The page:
Absolutely. He couldn’t shut it off. Music was constantly in his head. The one place I show that is the scene in which he and Frances make love and afterwards he is watching her dance. And then suddenly he’s gone. She finds him downstairs playing the inspiration he just got from her into the trumpet. He was always composing in his head.
Miles was a restless soul. He always had to be doing something. If it wasn’t music, he would box or he’d do blow or he’d cook. He could not sit in it, couldn’t stop moving, couldn’t stop doing. He’d change his clothes or paint or tinker on the piano. He was constantly agitated. When he played music, it gave him an outlet. When he stopped, the energy fed on itself, sometimes destructively. Miles was completely mercurial. I think today he’d be analysed as bi-polar. One minute he’d get angry and punch you out, and the next he’d pour you a drink and sit down beside you to chat as if nothing had happened.
Tell us a bit about the development of the script.
The main problem as with all biographical films was what to include and what to leave out. At first we asked ourselves, should we talk about coltrane, do should we talk about quincy jones? I mean, how do you show musical genius?
Ultimately, we decided to focus on depicting an artist going fallow. Again I took my cue from Miles’ music. Instead of a reverential bio, I wanted to push it every way I could, go out on a limb and take a risk. Like bringing in the character of Junior, who is actually Miles. And Junior’s wife is Miles’ first wife, Irene. Through that character Miles gets to see the young Miles. But we don’t underline it. Only if you know Miles’ life do you understand that it’s him.
Though the musical performances are Miles Davis’ you play the trumpet like a pro. Did it take long to develop the proper breath and manual control of the instrument?
As a kid, back in fifth grade, I played the alto sax and I would listen to people like Charlie Parker and try to figure out how they were playing. It was much easier then to slow down a 78 record on a hi-fi to 33. Once I committed to learning the trumpet for the film, I played every day and still do. I’ve become completely geeky about it. I’d say I’ve gotten to the level of a good ninth-grade trumpet player. The trumpet is a completely different instrument but it makes more sense to me than the sax. I understand the octaves and arpeggios better, but maybe that’s the benefit of being 48 and not 18.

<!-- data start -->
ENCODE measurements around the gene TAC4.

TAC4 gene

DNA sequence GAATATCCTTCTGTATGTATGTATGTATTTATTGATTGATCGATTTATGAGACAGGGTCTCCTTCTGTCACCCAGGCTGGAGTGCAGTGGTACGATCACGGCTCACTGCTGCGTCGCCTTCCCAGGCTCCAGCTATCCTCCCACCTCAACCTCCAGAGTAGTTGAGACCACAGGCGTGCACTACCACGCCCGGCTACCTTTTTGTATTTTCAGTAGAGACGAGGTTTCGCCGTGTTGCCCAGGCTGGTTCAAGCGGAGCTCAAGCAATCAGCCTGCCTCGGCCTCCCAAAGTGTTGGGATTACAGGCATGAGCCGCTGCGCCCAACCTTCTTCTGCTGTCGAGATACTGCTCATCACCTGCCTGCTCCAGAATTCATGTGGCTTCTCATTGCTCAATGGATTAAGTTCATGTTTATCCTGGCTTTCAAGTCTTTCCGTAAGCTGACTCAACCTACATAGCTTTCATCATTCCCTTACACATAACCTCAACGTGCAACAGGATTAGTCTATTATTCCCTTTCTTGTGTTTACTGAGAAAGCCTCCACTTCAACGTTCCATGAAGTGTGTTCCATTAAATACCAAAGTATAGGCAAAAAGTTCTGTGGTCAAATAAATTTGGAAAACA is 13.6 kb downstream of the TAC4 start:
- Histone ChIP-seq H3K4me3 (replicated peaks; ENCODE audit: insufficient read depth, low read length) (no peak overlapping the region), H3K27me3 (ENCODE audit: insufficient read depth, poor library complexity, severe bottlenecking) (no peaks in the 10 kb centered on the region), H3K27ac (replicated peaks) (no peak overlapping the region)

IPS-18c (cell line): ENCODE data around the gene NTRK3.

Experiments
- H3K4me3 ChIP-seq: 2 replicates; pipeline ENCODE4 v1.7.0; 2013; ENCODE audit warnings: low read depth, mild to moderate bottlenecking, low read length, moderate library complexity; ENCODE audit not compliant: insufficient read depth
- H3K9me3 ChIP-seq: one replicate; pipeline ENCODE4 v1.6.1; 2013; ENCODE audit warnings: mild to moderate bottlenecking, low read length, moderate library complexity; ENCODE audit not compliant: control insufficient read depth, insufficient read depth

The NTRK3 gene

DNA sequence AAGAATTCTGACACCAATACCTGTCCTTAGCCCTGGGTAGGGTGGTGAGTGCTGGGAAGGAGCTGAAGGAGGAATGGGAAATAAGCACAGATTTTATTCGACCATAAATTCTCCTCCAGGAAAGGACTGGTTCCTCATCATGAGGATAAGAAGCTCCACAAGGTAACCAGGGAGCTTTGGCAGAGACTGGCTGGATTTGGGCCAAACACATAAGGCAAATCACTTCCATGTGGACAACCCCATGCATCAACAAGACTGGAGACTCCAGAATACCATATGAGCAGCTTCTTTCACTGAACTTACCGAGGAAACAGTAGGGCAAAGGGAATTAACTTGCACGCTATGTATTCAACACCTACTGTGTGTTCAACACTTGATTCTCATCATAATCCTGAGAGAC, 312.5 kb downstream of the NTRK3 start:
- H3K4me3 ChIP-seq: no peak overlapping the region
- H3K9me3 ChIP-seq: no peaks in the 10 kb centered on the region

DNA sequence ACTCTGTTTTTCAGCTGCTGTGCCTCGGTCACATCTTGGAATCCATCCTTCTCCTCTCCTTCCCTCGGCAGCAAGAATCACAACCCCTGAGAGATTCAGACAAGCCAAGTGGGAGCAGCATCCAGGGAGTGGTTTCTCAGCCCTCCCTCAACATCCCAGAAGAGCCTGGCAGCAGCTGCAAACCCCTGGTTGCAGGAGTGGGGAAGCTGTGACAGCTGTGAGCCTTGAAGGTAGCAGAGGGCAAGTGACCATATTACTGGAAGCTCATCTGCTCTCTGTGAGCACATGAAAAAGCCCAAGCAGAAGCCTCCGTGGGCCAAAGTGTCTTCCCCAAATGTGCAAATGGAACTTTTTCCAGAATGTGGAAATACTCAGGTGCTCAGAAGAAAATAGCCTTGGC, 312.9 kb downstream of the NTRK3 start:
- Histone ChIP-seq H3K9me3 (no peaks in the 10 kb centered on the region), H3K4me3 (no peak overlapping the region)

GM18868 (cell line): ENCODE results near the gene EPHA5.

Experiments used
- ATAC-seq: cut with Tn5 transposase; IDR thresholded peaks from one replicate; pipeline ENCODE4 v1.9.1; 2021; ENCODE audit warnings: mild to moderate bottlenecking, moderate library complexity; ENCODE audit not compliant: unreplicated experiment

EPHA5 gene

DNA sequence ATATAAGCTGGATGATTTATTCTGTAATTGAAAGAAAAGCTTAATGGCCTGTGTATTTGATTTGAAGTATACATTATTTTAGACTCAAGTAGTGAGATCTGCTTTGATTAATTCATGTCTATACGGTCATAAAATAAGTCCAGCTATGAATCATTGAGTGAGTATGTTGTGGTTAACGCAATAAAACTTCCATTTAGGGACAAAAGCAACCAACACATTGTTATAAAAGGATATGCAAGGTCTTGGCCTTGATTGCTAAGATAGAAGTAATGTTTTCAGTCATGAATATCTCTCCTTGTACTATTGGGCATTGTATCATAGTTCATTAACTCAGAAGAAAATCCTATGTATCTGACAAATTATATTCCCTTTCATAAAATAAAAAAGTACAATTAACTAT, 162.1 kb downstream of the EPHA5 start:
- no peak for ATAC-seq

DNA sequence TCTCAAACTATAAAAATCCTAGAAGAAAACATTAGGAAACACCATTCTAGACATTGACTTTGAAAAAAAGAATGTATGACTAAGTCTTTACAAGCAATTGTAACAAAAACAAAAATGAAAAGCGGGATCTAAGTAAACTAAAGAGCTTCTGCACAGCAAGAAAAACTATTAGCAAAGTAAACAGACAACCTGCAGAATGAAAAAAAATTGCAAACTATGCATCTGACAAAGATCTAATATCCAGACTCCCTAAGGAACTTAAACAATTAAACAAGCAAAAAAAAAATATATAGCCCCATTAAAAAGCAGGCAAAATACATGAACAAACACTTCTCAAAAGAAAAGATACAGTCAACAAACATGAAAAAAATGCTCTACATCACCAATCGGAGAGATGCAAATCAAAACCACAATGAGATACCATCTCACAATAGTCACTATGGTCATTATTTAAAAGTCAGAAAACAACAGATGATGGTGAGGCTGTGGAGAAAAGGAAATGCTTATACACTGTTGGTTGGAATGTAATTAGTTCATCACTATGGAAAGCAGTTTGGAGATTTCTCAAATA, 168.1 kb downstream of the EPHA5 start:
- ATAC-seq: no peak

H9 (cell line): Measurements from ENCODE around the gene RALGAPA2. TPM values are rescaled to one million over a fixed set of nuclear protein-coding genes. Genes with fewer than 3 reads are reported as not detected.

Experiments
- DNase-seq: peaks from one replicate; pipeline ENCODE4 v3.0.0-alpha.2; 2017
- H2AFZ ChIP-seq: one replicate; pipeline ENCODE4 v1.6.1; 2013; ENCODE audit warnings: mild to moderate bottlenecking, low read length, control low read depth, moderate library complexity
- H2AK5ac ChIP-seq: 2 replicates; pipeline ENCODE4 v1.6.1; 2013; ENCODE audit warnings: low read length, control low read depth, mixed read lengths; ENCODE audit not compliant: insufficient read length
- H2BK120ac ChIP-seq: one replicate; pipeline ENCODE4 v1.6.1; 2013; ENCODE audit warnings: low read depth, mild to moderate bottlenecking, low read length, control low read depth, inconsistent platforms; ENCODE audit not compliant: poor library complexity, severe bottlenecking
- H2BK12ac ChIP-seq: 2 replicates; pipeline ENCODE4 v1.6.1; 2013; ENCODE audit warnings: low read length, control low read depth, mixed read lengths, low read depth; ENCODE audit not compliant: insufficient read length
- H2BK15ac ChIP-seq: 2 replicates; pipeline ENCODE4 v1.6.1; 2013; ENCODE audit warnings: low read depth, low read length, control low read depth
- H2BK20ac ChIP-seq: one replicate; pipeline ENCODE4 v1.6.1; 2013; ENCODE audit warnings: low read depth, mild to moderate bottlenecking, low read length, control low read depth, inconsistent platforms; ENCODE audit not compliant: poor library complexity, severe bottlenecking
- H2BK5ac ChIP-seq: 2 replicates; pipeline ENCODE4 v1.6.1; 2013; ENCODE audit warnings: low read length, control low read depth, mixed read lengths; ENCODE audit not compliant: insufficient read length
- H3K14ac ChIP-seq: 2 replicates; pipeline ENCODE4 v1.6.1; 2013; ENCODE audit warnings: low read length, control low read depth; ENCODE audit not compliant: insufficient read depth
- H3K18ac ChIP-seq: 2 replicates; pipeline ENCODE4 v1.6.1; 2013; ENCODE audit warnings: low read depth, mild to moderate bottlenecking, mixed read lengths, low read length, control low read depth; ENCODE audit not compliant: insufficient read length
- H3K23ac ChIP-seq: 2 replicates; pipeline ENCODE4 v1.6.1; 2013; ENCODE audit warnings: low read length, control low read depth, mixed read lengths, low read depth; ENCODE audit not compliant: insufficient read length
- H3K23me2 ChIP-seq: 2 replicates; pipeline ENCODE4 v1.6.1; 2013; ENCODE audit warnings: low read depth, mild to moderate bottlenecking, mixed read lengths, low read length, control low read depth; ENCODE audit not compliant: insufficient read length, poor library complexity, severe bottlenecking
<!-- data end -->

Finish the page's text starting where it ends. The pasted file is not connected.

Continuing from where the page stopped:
I watched film and video of Miles and I also had seen him perform in the early 80s shortly after the period in the film. Wynton Marsalis, who is a good friend, also helped. He said: “I know every great Miles solo. So anything you need just ask.” Wynton was a great help. He even sent me my first trumpet.
I learned all the solos for the performance scenes in the movie and the band behind me learned how to play Miles Ahead. I felt we needed to learn how to play it in order to understand it. That’s me playing and the band too, only you’re not hearing our sound.
You disappear so completely into the character of Miles that it makes one wonder whether you directed the movie as him, rasp and all.
I did and I stayed in it for as long as I could, but sometimes I would have to come out of character in order to be heard. People used to call Miles “chief” because he was always running the show. In directing, I connected myself to that part of Miles. I figured if I was going to depict who he was, I would have to do it the way Miles would have done it. Like learning the trumpet, I took it as far as I could. If I thought a scene was too conventional and I wasn’t scared, I knew I had to go here. Herbie Hancock and Wayne Shorter (who appear in the “concert” at the end of the film) said it was the only way to tell Miles’ story. His family did as well.
The concert sequence that ends the film is not an actual Miles Davis concert but what you call a “meta-concert”. Can you explain your decision to end the film that way.
The group we put together included older musicians Miles had played with, like Herbie and Wayne, as well as newer jazz performers like Esperanza Spaulding and Gary Clark Jr. It’s exactly the kind of group Miles might put together – a collage, very free-form, almost like watching a rehearsal that’s open to the public.
With the family’s permission, I used Miles’ paintings as a backdrop. But, like the music, we manipulated them, almost like visual sampling. Again, it’s what Miles would have done. Before rap he was already doing sampling in his music, the only difference is that it was analogue instead of digital.
The editorial unit
Read our review of Miles Ahead here.